Heart of Matter: “Preaching a Sky God”

July 2

“If religion is a cosmic and personal phenomenon and God symbolizes the interior depth of consciousness, then how do we still preach and teach a sky God?”

Ilia Delio, The Not-Yet God, Carl Jung, Pierre Teilhard de Chardin and the Relational Whole

2 de julio

“Si la religión es un fenómeno cósmico y personal y Dios simboliza la profundidad interior de la conciencia, entonces ¿cómo es que todavía predicamos y enseñamos a un Dios celeste?”

Ilia Delio, The Not-Yet God, Carl Jung, Pierre Teilhard de Chardin and the Relational Whole

What is being asked?
What is being moved?

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12 Comments

  1. Maria Aldina Lopes Brás on July 9, 2024 at 4:15 am

    In my humble opinion as a geneticist who believes in God and is not a theologian, I think that the relational myth will be a hope for the future. But, the truth, speaking from a scientific point of view, we have a more
    pragmatic, that culture is the information capable of affecting the behavior of individuals, which they acquire from other individuals through the teaching of knowledge, beliefs, values, and other forms of social learning. There is a co-evolution between culture and human genome. In other words, beliefs are incorporated in our genome.
    Bibliography: Laland KN, Odling-Smee J, Myles S. How culture shaped the human genome: bringing genetics and the human sciences together. Nat Rev Genet. 2010 Feb;11(2):137-48. doi: 10.1038/nrg2734. PMID: 20084.

    It seems more effective to me to change the meaning of ancient myths. For example, the myth of Adam and Eve has been clarified. Scientifically, man derived from another primate.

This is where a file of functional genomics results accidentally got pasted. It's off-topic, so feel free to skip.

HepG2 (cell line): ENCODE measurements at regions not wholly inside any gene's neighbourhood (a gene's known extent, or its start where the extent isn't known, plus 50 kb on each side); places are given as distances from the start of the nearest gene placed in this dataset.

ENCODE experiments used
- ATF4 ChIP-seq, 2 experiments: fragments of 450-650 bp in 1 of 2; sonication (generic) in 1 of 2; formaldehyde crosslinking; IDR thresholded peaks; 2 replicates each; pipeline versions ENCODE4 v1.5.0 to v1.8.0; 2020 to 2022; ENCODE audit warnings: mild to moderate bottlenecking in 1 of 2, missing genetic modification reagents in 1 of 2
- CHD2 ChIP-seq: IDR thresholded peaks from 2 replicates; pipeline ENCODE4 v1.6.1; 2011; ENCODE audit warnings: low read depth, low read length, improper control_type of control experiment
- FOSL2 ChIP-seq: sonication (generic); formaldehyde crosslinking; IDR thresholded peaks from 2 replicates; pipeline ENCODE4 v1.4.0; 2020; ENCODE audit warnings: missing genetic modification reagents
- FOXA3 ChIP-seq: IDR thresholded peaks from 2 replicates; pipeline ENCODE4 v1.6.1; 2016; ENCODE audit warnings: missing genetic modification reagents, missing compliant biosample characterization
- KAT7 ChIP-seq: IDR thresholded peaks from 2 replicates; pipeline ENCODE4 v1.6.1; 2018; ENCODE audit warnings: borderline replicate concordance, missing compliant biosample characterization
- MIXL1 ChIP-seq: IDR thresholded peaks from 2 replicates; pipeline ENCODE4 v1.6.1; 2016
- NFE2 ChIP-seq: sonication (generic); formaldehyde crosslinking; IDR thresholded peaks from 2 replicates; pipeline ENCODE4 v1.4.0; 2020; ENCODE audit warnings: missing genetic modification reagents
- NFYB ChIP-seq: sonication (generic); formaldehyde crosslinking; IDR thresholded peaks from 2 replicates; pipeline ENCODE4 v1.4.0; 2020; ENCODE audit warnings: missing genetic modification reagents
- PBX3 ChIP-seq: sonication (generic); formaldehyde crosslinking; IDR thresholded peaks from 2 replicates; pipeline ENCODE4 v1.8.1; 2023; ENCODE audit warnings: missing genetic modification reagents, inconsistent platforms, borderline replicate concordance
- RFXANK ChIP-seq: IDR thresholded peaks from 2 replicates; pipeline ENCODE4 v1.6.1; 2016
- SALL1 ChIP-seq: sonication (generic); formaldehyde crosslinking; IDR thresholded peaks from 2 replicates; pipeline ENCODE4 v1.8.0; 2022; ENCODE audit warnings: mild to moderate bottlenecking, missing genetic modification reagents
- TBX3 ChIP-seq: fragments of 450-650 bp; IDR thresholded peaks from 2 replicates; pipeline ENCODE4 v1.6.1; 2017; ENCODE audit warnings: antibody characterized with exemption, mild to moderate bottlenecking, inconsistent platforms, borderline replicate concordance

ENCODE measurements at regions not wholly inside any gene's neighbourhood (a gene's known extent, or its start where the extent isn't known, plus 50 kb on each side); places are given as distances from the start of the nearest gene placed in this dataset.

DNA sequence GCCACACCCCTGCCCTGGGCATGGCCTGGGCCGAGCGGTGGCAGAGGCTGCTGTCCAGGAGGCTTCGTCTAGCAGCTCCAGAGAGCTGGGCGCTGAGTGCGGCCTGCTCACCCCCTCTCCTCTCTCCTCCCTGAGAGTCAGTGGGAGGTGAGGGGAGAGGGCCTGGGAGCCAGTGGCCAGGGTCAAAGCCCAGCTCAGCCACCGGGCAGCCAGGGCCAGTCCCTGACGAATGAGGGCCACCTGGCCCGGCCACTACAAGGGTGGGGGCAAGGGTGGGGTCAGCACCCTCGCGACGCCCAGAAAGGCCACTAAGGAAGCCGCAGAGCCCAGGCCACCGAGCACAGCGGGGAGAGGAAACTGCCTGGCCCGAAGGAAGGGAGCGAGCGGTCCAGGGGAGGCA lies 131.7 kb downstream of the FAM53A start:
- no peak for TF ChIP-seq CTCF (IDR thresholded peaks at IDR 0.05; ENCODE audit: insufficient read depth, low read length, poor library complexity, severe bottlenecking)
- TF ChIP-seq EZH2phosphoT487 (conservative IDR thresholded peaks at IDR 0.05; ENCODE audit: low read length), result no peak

Furthermore, if we read Genesis: “12 The man said, It was
    the woman you gave me as a companion gave me fruit from the tree, and I ate.”
    https://www.bibliaon.com/genesis. A clear obedience from man to woman.
    The myth is therefore ridiculed.
    I would greatly appreciate a theologian’s response to my comment. Thanks.

    • Dennis MacDonald on July 11, 2024 at 7:52 am

      Very interesting comment. I think that Joseph Campbell described real ‘myth’ as akin to a cultural skeleton that impacts across cultures, races and time. Though the expressions vary they are roughly identifiable. It seems to me that there are also the cultural ‘stories’ that are adapted and adopted to express valid questions and experiences about life. These are often ‘set’ within a culture based upon the science of the time and the mind-set of the dominant culture or sect. Scientific advances might ‘de-bunk’ their foundation but not their imbedded cultural mind-set. This is particularly true when these primitive ‘answers’ satisfy biases and power structures and have been adopted by a dominant element of a culture as in organized religion and elevated, rationalized and ‘dogmatized’. The Papal Bulls of 1455 & ’93 are examples of how deep and significant ‘constructed myth’ can be. So too, I would suggest, is the exclusion and diminution of women. Joseph Ratzinger’s 2004, “Letter….on the collaboration of men and women in the church and in the world” is a prime example. The ‘domino’ consequences of ‘re-culturization’ are significant. It seems that scientific ‘debunking’ is insufficient, it requires real intellectual integrity and courage. For organized religions it is a real test of real faith.

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